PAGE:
There are more than a few major shopping mistakes that people make that are destructive to their health and their wallets. Sometimes I see them when I am shopping and I peek into other shopper’s carts to what they are buying but sometimes people are very frank with me about the challenges that they see themselves facing. Given that I write about food and nutrition, people often talk to me about their food budgets and food selections and often when they know that both are out of control. One such person is a good friend and a fantastic woman who reads this blog and has just as many children. We have discussed our budgets and our menus as well as how these choices affect our children. Her monthly budget is about $1,500 but isn’t set in stone as she spends what she sees herself as needing and shops as things run out. My month budget is $1,100. How am I able to keep my budget under her cost and feed ten children? It is because I know what not to do. Her grocery cart is full of cheap processed food and mine is full of seemingly pricy organic foods. She knows that the food she serves is of the cheapest quality but isn’t sure what else to do because she worries a great deal about her budget. Hence the reason we sat down to chat. What did I tell her? Let me tell you, there are better choices to make and it centers around what not to buy.
If you find these things in your cart, you are paying too much for your food with both in terms of your cash and your health:
1. Sodas. Sodas are deceptively cheap but they eat through the budget leaving you hungry for more without the cash to cover it. Cull the soda from cart and make room for something better, like quality eggs perhaps? See my post on the steep nutrition in eggs, HERE.
2. Fruit and vegetable juice. These are deceptive because they seem so healthy, but again it is a matter of degree. These are still full of sugar but lack the fiber of the whole fruits and vegetables and can easily be consumed in greater quantities because they don’t provide a sense of fullness and satisfaction. What’s more is they also push other things with greater amounts of healthy fats and proteins out of the cart.
3. Crackers and chips. These foods are also filler and this is usually the argument for them. Often people tell me that they save money on meat if they fill up bellies on crackers and chips but the truth of the matter is that carbs stimulate hunger without satisfying and this is the opposite of what you really want when trying to keep a lid on your budget. These cost money in terms of how much more food your family will consume as well as the “investment” you made in the filler foods.
4. Breakfast cereal. This is quick and easy and can be pretty cheap, but again, it stimulates hunger. Have you every watched a child down a few bowls of cereal and still have room for dinner? What’s more is that most breakfast cereals are very high in sugar and while there is an initial rush of energy, they is a downward slide that is just as rushed. If you want stable blood sugar and protect yourself from hunger pains and the urge to snack, then avoid breakfast cereal. This doesn’t even begin to scratch the surface of what is wrong with breakfast cereals as toxic proteins from extruded grains is not “commonsense”, see more about this HERE. Skip the cereal aisle and leave room in the cart and budget for something else.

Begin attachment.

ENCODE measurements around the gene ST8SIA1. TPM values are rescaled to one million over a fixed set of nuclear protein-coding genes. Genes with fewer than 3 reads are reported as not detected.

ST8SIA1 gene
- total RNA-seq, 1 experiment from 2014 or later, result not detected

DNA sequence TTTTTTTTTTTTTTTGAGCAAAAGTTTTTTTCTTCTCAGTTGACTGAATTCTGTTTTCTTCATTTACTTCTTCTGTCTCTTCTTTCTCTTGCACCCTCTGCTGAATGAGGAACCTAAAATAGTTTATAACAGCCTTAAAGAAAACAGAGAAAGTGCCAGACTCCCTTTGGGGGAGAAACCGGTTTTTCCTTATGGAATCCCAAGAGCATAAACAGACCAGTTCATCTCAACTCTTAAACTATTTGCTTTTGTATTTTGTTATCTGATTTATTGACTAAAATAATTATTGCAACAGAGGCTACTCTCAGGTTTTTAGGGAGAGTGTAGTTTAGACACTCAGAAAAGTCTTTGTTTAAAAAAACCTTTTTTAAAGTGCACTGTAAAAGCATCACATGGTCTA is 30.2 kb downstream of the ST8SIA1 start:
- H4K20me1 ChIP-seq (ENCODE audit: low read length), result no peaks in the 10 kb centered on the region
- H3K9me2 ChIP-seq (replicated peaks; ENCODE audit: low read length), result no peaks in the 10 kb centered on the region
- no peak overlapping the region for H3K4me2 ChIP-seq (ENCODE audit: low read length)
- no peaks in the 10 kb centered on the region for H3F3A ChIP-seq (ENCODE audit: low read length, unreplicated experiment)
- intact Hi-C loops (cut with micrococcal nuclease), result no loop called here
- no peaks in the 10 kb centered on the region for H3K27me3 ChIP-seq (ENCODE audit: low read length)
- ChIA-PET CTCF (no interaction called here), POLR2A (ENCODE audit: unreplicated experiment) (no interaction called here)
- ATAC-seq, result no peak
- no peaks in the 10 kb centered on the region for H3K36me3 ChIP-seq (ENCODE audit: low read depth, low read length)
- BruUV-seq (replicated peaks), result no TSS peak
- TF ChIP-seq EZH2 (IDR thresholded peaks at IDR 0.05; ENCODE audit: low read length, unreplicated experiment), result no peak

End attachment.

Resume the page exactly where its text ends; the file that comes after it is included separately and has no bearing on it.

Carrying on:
5. Convenience foods. This is the hard thing for busy mothers to accept. These foods seem to save time but they are often of poor nutrition and expensive to boot. My friend and I discussed dinner plans once and her family had pizza rolls and soda. My family had raw milk, organic spaghetti squash and marinara with organic ground beef. Her dinner took about an hour of rotating sheets of pizza rolls through the oven and waiting for them to bake. Mine took the same amount of time. I tossed two whole spaghetti squash in the oven and then set it to 400. While that cooked, I browned onion, garlic, and dry Italian seasoning in olive oil. I removed this from the pot, tossed in ground beef and browned it. Then I added back the other seasonings, some salt and pepper and some frozen roasted tomatoes (from my neighbor’s garden). Then I turned the pot to low and walked away for the next half hour. My food was much less work and much less hands on, what’s more is that my dinner ended up costing one third less than my friend’s! My dinner came to a little over twenty dollars and hers cost $35. Her convenient, prepared dinner was not more convenient, not cheaper, not better tasting and not better for you. So what is the benefit?
6. Low-fat dairy. All too often when I peer into other shoppers carts, they make excellent choices in terms of quality meats, organic fruits and vegetables, eggs, and maybe even some bottled kombucha but then I see it…"fat-free” half and half, skim milk, low-fat sour cream and fat-free yogurt. Low fat foods are often full of chemical stabilizers, emulsifiers and thickening agents to provide the texture of fat and they do so very poorly. They also leave you hungry. Buying food that will leave you hungry seems like a bad idea, doesn’t it? And the fat is not bad for you! If you aren’t too comfortable with fat, maybe my post about the benefits of saturated fat will help. You can find it HERE.
So, if you know what to leave out of your cart, just what are you supposed to put in it? Stop back on Monday and I’ll tell you.